Yves here. I have to confess to not noting the significance of the August 15 date, as the anniversary of when Richard Nixon ended the Bretton Woods system by taking the US off the gold standard. Overseas, this change was often called the “Nixon shock”.
And please do not get romantic about the gold standard era. First, for you investor types, it did not provide a secure base for currency values. Countries cheated all the time by devaluing their currency in gold terms. Second, if you look at the history of the US, it did not provide for a steady or low rate of inflation. While the gold standard had a deflationary bias (as proven out by the Long Deflation of the late 1800s and the rise of William Jennings Bryan), the US had occasional years of sharp rises in inflation, in the 5% to 14% range, followed the next year by low inflation or deflation. So the gold standard did not produce stability of real economy prices.
Third, as Peter Temin demonstrates persuasively in his book Lessons from the Great Depression, the ultimate cause of the Depression was the campaign by the West after World War I to go back onto the gold standard, which had fallen apart during the Great War.
By Barkley Rosser, Professor of Economics at James Madison University in Harrisonburg, Virginia. Originally published at EconoSpeak
It was also on a Sunday, with financial markets closed, that August 15, 1971, when US President Richard Nixon gave a surprise address to the nation on economic policy. He made three announcements: 1) a 90-day wage-price freeze, 2) a10 percent across the board tariff on all imports, and most importantly 3) the closing of the gold window meaning the US Treasury would no longer pay gold to somebody bringing US dollars to it, the final end of the gold standard. It was not quite the end of the post-WW II Bretton Woods system, established in 1944 at a conference at that New Hampshire town as the mostly fixed exchange rate system was maintained, but that would end in early 1973 when the US dollar was set to float against other major currencies according to market forces, which is what it has done ever since, although with an occasional market intervention here and there. Later in 1973 would come the first OPEC-led oil price shock, and most observers consider that year to be the actual end of that post-WW II economic order, which saw mostly solid growth in the leading economies of Western Europe, North America, and Japan, with a few exceptions, notably the UK.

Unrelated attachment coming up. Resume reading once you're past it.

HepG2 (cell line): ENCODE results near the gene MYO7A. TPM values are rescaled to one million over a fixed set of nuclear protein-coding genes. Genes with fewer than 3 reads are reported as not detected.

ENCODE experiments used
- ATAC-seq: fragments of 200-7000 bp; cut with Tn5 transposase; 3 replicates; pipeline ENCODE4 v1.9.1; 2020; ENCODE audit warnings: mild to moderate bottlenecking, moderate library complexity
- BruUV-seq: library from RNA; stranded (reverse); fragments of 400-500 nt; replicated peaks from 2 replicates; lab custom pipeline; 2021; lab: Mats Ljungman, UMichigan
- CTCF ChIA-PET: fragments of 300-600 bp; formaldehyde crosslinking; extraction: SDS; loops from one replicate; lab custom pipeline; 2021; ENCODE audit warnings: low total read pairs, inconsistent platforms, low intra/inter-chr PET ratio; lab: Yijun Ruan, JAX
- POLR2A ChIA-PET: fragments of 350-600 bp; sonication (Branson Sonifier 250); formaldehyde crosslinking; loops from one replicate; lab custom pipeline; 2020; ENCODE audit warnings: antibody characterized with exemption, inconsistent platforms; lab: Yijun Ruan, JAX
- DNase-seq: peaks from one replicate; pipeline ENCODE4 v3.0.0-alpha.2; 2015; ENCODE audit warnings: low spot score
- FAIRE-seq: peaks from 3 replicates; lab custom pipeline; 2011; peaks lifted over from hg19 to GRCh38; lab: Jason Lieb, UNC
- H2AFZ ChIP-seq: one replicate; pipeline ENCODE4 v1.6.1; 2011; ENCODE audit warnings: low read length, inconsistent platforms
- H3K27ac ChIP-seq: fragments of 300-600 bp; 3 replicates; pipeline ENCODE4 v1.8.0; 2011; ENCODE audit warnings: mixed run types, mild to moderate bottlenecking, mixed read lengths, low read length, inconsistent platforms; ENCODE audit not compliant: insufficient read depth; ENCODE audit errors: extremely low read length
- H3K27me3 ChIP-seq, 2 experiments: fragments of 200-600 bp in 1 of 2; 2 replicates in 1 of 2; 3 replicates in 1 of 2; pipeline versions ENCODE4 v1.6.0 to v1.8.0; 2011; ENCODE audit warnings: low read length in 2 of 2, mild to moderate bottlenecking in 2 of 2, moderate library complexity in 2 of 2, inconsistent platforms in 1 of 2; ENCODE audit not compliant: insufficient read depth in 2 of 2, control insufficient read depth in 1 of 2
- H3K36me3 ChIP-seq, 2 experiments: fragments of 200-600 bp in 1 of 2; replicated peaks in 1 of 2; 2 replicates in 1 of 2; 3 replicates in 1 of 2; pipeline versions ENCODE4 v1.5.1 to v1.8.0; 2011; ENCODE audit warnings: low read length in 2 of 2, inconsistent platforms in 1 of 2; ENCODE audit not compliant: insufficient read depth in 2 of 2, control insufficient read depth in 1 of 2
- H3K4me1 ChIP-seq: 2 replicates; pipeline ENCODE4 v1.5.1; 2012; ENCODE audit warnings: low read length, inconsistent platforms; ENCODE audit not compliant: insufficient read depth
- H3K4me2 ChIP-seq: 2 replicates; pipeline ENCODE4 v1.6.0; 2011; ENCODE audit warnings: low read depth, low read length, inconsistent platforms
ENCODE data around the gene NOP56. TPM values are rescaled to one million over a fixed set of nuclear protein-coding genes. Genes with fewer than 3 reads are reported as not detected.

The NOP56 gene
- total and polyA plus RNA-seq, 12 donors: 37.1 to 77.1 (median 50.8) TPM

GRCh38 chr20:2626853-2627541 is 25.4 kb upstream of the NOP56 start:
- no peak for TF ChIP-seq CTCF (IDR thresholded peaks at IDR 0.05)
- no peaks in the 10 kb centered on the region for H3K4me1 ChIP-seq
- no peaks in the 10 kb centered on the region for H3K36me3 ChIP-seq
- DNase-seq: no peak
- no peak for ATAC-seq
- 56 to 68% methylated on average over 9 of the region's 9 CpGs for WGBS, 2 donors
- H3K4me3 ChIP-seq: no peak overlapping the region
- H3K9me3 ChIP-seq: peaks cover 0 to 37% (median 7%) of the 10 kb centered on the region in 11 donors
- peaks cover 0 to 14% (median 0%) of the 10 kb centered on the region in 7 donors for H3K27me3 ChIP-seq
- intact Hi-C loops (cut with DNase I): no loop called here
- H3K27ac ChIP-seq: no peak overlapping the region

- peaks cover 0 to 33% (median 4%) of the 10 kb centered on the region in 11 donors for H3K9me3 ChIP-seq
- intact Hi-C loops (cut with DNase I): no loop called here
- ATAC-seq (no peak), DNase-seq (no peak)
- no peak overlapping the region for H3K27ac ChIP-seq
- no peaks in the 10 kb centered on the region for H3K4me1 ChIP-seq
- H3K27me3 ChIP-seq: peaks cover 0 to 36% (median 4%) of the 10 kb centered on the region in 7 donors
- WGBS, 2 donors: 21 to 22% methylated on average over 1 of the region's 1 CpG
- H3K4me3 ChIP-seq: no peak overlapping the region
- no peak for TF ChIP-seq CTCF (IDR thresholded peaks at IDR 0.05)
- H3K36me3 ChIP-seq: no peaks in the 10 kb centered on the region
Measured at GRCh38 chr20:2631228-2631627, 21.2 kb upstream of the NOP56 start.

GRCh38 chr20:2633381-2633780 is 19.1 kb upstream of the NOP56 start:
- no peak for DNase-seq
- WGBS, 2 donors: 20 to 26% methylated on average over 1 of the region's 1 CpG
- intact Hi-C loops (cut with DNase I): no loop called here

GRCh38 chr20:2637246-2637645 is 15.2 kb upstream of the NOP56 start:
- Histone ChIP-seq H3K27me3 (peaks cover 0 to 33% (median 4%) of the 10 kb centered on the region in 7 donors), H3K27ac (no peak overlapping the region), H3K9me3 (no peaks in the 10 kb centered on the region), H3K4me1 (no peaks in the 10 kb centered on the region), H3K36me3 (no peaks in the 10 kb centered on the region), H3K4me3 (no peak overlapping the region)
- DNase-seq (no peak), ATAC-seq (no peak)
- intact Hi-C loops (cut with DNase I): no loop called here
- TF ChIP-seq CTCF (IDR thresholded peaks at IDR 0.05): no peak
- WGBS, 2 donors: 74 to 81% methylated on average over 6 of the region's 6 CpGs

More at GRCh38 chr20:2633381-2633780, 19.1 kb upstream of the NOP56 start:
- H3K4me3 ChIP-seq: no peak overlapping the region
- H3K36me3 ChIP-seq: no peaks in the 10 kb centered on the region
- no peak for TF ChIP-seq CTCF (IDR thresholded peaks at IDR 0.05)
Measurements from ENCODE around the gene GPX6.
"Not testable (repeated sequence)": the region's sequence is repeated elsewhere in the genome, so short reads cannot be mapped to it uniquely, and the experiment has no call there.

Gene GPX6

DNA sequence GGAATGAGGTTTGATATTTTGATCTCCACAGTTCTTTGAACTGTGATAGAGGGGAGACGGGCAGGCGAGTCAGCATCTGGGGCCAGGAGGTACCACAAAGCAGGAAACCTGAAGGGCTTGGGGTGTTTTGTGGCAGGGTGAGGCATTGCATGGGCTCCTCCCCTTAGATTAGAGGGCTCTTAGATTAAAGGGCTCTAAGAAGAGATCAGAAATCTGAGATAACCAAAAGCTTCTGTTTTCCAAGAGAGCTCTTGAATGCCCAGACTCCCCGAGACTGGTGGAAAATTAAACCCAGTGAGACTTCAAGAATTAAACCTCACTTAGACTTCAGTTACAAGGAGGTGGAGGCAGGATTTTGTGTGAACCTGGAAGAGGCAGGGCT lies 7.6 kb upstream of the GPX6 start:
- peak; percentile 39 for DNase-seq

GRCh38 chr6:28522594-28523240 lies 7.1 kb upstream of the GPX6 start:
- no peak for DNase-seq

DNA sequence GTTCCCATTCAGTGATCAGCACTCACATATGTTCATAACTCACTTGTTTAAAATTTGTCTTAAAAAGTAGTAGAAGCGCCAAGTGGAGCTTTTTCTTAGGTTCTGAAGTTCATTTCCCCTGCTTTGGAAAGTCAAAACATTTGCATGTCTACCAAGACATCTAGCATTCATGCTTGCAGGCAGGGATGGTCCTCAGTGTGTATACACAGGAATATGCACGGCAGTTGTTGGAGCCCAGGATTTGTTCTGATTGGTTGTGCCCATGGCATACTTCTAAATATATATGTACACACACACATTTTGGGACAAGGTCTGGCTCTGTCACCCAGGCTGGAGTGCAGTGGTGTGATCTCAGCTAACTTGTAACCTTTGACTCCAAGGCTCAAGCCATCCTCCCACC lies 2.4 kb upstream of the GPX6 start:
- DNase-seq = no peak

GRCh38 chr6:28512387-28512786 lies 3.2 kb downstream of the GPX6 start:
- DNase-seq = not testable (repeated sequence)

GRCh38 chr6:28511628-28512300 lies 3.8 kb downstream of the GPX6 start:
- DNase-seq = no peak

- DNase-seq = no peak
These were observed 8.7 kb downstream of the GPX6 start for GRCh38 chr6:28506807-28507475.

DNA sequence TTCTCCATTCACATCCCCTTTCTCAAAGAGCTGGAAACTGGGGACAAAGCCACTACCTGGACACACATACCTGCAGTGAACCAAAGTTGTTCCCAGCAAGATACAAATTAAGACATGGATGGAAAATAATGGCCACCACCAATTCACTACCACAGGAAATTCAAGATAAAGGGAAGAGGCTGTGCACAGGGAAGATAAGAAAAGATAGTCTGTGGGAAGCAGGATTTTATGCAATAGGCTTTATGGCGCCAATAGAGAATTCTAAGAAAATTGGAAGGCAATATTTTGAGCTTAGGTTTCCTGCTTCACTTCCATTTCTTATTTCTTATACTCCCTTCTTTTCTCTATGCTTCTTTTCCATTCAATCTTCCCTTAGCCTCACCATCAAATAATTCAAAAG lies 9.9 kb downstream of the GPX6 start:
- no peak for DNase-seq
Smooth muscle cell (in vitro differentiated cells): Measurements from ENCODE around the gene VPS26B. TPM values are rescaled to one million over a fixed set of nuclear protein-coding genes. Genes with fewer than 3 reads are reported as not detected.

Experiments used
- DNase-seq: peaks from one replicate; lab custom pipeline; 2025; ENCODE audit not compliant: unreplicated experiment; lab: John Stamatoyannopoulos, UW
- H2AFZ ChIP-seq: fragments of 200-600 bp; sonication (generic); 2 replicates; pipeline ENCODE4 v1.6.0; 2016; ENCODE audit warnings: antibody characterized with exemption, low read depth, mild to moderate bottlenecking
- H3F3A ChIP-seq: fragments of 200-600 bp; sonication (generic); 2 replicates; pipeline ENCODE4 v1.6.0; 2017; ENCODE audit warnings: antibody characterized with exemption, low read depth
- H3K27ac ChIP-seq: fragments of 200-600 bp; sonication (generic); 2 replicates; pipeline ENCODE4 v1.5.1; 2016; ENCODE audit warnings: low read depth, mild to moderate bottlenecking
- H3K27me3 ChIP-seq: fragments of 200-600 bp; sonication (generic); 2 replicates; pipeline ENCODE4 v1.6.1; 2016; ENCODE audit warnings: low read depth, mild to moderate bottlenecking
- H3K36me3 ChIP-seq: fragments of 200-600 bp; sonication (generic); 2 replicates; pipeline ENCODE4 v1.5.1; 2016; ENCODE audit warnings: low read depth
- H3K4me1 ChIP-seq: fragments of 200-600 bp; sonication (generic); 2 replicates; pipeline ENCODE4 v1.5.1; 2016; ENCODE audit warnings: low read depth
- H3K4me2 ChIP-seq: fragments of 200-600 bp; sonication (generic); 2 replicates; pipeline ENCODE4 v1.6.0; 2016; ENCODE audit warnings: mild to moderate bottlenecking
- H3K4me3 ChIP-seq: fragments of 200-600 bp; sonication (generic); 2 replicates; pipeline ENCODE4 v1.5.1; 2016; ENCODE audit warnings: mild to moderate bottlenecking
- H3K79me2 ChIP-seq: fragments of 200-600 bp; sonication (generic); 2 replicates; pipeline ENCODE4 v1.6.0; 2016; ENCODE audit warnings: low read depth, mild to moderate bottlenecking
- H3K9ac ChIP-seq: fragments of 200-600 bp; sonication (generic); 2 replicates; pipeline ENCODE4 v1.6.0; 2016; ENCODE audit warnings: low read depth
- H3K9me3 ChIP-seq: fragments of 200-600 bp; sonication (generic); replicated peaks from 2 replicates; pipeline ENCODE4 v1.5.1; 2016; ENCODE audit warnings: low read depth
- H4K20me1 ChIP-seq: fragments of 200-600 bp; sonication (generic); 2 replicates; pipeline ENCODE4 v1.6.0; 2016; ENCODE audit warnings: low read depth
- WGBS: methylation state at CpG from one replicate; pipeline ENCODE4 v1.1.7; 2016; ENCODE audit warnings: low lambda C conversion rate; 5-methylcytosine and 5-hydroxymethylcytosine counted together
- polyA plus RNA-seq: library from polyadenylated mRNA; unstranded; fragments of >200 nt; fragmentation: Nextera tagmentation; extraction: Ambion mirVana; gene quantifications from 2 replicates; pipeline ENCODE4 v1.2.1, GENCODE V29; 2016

This move fundamentally reflected something that has continued, a steady decline of the relative economic position of the US in the world economic system, which was a peak at the end of WW II when the Bretton Woods system was put in place. Then the US had half the world’s GDP, and basically had trade surpluses with nearly every nation in the world. There was a dollar shortage, and the US would set up programs such as the Marshall Plan to overcome this and provide financial assistance especially to war-damaged western European economies. But then in the 1950s, while the UK went into a general decline, losing its colonies and the global status of its pound sterling, running chronic large trade deficits that led to several devaluations of the pound, other nations grew rapidly with the Common Market being formed on the European continent and West Germany and France and Italy all growing solidly, as well as Japan, of course.